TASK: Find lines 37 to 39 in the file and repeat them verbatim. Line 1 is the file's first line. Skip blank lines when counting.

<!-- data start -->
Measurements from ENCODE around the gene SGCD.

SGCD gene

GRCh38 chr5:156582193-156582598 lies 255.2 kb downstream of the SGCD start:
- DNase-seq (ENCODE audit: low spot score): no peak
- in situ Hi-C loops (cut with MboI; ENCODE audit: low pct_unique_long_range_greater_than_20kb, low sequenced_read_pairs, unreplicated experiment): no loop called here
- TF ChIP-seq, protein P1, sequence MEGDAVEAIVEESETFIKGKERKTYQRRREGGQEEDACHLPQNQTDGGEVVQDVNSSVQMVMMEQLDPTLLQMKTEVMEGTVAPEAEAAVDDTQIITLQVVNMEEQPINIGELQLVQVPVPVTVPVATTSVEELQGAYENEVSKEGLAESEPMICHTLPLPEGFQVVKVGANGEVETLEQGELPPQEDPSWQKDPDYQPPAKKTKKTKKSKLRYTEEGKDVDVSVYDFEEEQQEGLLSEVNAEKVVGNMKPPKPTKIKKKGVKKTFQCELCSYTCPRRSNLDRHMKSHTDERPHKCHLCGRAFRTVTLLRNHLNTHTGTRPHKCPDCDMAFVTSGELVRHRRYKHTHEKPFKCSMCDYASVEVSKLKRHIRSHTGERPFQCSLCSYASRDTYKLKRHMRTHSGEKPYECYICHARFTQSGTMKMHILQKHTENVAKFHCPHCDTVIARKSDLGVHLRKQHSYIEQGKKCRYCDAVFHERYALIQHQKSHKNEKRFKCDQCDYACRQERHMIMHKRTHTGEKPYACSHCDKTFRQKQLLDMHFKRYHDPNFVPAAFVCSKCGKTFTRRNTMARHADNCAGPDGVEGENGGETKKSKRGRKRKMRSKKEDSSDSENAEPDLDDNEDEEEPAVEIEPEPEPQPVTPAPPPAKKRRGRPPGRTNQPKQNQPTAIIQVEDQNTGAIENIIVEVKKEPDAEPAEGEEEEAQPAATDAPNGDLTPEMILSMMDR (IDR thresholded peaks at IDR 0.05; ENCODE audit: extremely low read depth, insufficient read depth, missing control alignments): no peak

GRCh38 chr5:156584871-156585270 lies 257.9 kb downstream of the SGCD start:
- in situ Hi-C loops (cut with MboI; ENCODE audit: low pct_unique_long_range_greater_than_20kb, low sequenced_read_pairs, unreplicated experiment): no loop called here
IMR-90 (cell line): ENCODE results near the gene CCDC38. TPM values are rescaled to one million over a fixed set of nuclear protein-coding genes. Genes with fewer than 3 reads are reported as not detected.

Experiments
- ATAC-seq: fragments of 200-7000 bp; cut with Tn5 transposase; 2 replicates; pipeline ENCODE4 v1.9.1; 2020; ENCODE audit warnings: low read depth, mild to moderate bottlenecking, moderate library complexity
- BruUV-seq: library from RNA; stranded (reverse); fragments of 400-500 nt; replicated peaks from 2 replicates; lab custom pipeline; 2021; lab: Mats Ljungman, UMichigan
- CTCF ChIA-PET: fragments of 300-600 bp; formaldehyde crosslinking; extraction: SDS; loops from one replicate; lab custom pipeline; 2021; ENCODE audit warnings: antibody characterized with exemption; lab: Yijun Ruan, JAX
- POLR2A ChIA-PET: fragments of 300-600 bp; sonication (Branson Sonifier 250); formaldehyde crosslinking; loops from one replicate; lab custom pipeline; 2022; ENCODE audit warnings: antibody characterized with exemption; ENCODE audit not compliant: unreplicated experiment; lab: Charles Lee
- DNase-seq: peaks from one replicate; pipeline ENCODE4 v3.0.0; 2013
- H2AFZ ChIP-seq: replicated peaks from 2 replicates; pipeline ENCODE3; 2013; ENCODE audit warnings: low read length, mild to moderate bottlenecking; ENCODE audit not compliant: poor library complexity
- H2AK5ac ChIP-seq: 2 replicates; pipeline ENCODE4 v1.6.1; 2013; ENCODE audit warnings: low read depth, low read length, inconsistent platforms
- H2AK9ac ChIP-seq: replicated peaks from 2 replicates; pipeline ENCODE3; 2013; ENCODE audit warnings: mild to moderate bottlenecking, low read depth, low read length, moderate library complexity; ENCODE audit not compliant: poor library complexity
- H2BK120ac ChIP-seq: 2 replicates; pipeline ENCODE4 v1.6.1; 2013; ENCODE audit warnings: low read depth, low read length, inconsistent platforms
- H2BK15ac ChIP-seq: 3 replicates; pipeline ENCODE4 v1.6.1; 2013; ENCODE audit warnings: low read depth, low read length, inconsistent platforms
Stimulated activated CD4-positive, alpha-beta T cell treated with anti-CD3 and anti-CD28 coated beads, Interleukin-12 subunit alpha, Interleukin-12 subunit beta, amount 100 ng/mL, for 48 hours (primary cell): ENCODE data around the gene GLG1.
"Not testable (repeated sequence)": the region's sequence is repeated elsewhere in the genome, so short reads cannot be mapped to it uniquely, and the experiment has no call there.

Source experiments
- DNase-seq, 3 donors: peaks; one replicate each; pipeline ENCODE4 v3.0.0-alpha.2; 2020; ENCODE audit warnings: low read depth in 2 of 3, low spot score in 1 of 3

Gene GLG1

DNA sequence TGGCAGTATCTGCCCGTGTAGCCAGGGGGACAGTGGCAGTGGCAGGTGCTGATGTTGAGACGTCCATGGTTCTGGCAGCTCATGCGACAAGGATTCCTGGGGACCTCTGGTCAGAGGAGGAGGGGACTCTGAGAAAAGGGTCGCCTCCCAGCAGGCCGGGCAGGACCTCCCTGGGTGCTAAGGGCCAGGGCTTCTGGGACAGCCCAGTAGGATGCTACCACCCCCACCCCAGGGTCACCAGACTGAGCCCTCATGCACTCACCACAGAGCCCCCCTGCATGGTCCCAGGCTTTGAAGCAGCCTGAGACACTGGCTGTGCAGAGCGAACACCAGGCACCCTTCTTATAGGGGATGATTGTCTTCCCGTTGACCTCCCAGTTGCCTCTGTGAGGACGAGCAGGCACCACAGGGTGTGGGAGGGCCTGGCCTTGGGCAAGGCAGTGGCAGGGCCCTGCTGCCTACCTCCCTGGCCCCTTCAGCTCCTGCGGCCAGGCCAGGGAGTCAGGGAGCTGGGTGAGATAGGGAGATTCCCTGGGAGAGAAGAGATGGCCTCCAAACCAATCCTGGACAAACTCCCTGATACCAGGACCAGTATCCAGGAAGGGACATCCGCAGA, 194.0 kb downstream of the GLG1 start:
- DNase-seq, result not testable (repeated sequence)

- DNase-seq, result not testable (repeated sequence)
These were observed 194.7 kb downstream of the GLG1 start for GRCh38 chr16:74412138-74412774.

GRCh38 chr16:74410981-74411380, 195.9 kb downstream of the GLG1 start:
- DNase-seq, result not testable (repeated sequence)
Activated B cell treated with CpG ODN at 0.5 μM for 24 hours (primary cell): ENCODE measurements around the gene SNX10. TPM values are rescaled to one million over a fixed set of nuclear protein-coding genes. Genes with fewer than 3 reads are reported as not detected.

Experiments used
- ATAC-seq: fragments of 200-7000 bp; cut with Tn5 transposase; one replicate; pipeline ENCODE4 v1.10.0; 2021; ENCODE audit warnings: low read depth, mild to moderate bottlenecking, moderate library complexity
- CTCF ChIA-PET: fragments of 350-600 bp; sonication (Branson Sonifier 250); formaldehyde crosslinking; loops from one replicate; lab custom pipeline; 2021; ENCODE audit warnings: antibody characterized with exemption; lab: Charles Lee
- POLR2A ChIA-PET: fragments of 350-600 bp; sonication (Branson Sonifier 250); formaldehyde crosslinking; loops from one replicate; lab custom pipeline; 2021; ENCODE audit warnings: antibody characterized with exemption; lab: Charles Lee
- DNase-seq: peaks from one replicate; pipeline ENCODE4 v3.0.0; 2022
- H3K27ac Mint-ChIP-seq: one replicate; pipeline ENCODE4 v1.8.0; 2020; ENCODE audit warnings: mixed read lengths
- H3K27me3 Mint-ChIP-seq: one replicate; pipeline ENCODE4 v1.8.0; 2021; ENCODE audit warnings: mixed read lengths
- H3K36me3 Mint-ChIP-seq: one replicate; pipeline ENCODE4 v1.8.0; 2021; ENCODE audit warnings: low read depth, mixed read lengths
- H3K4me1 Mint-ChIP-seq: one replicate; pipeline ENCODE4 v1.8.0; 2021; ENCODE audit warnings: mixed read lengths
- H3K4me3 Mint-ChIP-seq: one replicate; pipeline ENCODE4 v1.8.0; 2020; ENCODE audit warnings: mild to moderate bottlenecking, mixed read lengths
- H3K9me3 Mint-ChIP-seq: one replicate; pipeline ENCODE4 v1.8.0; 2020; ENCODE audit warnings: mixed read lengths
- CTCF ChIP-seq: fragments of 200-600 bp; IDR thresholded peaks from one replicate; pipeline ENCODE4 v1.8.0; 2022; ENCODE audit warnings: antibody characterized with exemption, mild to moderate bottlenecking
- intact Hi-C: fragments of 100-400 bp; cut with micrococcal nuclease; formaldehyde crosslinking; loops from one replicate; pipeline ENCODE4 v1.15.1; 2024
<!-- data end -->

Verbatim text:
- DNase-seq: peaks from one replicate; pipeline ENCODE4 v3.0.0; 2022
- H3K27ac Mint-ChIP-seq: one replicate; pipeline ENCODE4 v1.8.0; 2020; ENCODE audit warnings: mixed read lengths
- H3K27me3 Mint-ChIP-seq: one replicate; pipeline ENCODE4 v1.8.0; 2021; ENCODE audit warnings: mixed read lengths